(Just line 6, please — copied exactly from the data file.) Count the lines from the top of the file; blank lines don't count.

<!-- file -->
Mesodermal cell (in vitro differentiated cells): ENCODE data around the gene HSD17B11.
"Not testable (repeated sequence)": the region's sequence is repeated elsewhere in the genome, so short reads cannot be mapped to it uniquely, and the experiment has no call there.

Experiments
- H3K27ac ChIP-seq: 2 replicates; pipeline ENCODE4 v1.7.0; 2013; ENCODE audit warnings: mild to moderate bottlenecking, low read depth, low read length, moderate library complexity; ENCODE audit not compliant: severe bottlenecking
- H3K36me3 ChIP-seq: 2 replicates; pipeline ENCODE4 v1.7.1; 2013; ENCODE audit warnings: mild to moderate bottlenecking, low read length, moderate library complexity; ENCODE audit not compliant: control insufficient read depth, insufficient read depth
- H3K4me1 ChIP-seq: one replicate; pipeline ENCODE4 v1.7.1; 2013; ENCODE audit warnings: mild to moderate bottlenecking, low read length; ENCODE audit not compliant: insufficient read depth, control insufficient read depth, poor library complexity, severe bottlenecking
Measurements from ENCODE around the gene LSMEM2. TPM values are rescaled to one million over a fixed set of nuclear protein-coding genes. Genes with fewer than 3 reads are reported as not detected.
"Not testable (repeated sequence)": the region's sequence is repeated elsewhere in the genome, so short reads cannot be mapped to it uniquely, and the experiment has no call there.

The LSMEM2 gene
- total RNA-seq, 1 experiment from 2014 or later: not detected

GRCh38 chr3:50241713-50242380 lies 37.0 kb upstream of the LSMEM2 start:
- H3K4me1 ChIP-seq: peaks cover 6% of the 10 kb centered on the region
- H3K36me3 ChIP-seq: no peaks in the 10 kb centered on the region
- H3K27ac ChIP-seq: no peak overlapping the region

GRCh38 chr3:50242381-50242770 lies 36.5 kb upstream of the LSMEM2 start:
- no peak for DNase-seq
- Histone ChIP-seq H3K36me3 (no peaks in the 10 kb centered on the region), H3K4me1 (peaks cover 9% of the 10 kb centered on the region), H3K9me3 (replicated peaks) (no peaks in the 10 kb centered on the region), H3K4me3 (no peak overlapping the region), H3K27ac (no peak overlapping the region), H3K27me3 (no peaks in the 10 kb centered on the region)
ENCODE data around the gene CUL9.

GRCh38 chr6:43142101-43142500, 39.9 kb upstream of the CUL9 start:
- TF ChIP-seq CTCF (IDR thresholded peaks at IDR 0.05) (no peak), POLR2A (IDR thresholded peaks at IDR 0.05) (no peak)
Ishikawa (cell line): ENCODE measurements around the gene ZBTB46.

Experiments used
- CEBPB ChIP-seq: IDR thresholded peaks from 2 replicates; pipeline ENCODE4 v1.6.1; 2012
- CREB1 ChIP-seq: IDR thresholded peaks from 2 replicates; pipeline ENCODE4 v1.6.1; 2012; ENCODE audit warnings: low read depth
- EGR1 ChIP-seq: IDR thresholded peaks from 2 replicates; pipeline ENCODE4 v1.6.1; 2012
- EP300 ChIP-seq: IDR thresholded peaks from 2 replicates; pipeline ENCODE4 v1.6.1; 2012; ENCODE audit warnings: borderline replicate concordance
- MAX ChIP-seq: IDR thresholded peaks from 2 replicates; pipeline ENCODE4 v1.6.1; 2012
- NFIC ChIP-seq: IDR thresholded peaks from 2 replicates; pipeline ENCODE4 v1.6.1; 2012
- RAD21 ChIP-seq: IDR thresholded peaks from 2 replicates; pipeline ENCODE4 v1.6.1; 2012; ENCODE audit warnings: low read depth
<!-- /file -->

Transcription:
- H3K4me1 ChIP-seq: one replicate; pipeline ENCODE4 v1.7.1; 2013; ENCODE audit warnings: mild to moderate bottlenecking, low read length; ENCODE audit not compliant: insufficient read depth, control insufficient read depth, poor library complexity, severe bottlenecking